The biggest ever investigation into police behaviour in the UK is to be carried out in the wake of the Hillsborough Independent Panel’s report last month.
The Independent Police Complaints Commission (IPCC) and the Director of Public Prosecutions (DPP) will examine the conduct of police officers to determine if there were any crimes committed in relation to the 1989 Sheffield stadium disaster which killed 96 Liverpool fans.
Around 200 serving police officers in addition to former officers face investigation with authorities to consider if individuals or corporate bodies could be charged with criminal offences ranging from manslaughter to perverting the course of justice.
It follows the findings of the Hillsborough Independent Panel’s report last month which found that 164 police statements were altered, 116 of them to remove or amend “unfavourable” comments about the policing on the day.
Allegations that police statements were altered and that misleading information was passed to the media and MPs will be probed as will claims that alcohol testing and checks on the police national computer were carried out on those who died and those who were injured.
Officers past and present from South Yorkshire Police (SYP), who were involved in policing the disaster, and from West Midlands Police, who carried out an investigation into SYP’s handling of the tragedy will be investigated.
The deputy chair of the IPCC, Deborah Glass, said that “without a shadow of a doubt” this is the largest investigation ever carried out into police behaviour in the UK.
She said in a statement: “The potential criminal and misconduct offences disclosed by the panel’s report fall into two broad categories.
“They are the allegations that go to the heart of what happened at Hillsborough in April 1989 and individuals and institutions may be culpable for the deaths, and there are allegations about what happened after the disaster, that evidence was fabricated and misinformation was spread in an attempt to shift blame.”
The Director of Public Prosecutions, Keir Starmer, said that the Crown Prosecution Service’s investigation will attempt to determine whether there is “sufficient evidence to charge any individual or corporate body with any criminal offence”.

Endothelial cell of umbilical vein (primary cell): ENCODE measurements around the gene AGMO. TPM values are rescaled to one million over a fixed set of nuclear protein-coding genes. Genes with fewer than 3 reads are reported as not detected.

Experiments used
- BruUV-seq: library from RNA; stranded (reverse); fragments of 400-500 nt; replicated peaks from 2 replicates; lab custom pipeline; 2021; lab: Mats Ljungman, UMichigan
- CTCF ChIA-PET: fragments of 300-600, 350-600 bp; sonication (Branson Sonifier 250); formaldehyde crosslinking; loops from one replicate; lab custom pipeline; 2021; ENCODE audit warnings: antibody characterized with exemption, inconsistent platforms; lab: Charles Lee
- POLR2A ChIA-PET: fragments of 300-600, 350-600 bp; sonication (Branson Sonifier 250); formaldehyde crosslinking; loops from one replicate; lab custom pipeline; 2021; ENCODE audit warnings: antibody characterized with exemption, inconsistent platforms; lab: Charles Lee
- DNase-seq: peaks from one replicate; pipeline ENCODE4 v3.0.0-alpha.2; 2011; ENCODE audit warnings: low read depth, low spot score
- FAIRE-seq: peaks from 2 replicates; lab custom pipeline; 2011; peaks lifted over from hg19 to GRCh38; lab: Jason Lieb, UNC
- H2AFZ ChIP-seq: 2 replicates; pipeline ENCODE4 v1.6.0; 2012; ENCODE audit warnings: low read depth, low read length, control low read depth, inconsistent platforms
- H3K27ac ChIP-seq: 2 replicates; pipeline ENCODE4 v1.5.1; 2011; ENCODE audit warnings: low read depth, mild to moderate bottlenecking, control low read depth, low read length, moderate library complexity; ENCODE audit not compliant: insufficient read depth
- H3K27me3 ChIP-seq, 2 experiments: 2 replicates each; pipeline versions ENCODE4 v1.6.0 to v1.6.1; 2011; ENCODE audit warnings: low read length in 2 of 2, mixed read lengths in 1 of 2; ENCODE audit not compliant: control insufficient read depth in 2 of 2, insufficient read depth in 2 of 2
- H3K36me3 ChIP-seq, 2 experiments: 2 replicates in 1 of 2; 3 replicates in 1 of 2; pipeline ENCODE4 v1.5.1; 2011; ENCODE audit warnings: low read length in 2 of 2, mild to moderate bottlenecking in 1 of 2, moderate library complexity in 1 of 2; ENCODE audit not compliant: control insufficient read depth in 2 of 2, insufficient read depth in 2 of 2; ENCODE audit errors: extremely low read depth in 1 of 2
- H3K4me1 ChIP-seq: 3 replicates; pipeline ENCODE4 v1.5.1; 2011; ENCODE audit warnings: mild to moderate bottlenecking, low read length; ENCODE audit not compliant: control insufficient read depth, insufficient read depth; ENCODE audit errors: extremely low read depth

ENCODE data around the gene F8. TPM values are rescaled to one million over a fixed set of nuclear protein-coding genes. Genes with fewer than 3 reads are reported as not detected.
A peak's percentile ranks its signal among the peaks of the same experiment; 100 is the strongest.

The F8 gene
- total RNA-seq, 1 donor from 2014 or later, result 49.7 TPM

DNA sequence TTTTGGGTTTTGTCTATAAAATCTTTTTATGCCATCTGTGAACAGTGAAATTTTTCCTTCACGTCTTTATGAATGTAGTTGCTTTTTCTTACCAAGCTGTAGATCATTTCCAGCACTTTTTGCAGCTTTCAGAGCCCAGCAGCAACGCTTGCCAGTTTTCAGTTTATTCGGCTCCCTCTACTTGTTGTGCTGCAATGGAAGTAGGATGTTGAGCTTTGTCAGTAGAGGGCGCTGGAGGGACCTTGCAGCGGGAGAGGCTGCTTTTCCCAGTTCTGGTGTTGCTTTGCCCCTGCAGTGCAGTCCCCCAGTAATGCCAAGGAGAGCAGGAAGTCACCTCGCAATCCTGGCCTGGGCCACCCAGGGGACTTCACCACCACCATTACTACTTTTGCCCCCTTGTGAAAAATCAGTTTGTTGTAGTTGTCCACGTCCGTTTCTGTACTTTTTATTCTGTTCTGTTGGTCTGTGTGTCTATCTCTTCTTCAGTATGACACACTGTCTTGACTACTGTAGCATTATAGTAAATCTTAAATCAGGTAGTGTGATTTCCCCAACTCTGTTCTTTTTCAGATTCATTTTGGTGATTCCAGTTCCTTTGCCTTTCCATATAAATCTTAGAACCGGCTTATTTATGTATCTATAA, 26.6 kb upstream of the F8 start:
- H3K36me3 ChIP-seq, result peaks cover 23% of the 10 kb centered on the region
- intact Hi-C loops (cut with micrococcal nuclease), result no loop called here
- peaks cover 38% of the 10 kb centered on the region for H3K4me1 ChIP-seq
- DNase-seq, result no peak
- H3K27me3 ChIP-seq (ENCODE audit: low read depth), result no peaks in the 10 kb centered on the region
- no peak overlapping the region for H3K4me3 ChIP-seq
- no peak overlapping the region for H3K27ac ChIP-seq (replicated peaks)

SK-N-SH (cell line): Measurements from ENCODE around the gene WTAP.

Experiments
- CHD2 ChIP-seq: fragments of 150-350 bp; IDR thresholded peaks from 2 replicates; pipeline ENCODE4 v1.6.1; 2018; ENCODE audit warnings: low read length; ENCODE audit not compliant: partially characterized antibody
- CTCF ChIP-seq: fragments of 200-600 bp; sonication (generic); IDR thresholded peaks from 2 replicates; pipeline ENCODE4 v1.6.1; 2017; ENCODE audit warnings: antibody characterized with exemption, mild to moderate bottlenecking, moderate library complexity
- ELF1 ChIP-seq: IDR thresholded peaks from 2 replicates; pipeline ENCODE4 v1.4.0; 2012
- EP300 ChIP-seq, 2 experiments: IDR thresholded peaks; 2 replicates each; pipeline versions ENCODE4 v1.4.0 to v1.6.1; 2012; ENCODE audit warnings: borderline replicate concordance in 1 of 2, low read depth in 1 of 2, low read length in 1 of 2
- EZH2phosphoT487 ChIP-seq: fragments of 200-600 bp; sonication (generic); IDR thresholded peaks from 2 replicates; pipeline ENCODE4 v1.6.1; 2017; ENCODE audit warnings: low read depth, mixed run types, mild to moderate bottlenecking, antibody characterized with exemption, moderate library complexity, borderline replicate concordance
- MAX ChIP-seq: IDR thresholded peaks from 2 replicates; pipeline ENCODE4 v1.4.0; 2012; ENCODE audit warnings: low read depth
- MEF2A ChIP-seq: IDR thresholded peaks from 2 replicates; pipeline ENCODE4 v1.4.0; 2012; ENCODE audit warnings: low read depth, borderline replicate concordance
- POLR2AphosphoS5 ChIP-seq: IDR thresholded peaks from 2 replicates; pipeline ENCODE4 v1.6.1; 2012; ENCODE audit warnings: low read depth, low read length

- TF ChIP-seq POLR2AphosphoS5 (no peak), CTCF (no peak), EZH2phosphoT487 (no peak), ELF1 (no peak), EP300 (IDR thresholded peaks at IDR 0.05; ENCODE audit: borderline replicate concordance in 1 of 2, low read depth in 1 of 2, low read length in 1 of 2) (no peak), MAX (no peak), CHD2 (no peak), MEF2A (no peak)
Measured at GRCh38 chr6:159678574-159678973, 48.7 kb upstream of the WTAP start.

“All potential offences that may have been committed and all potential defendants will be considered,” he said in a statement.
The IPCC also said that the most senior serving police officer who was involved in Hillsborough, Sir Norman Bettison, is facing investigation for “attempted to influence the decision-making process of the West Yorkshire Police Authority in connection with the referral that they had made” in addition to his involvement in the wake of the disaster.
Sir Norman is the current chief constable of West Yorkshire Police who announced his retirement earlier this month. In a statement, the force said that Sir Norman “is on record as saying he is keen to co-operate with the IPCC inquiry, but now that has been launched, he has nothing further to add”.
The chairwoman of the Hillsborough Family Support Group, Margaret Aspinall, welcomed the announcements today from the IPCC and DPP, saying that families “would be quite pleased” with the development.
She told BBC News: “We have more waiting ahead of us but we have had 23 years of waiting. I’m hoping it’s going to be sooner rather than later, as I’m a lot older now, I was a relatively young woman at the time, I’m now an old age pensioner.”
Spokesperson for the Hillsborough Justice Campaign, Sheila Coleman, also welcomed today’s developments. On Twitter, she added: “It is vital that those investigating for IPCC and DPP have not previously been involved in any aspect of investigating Hillsborough.”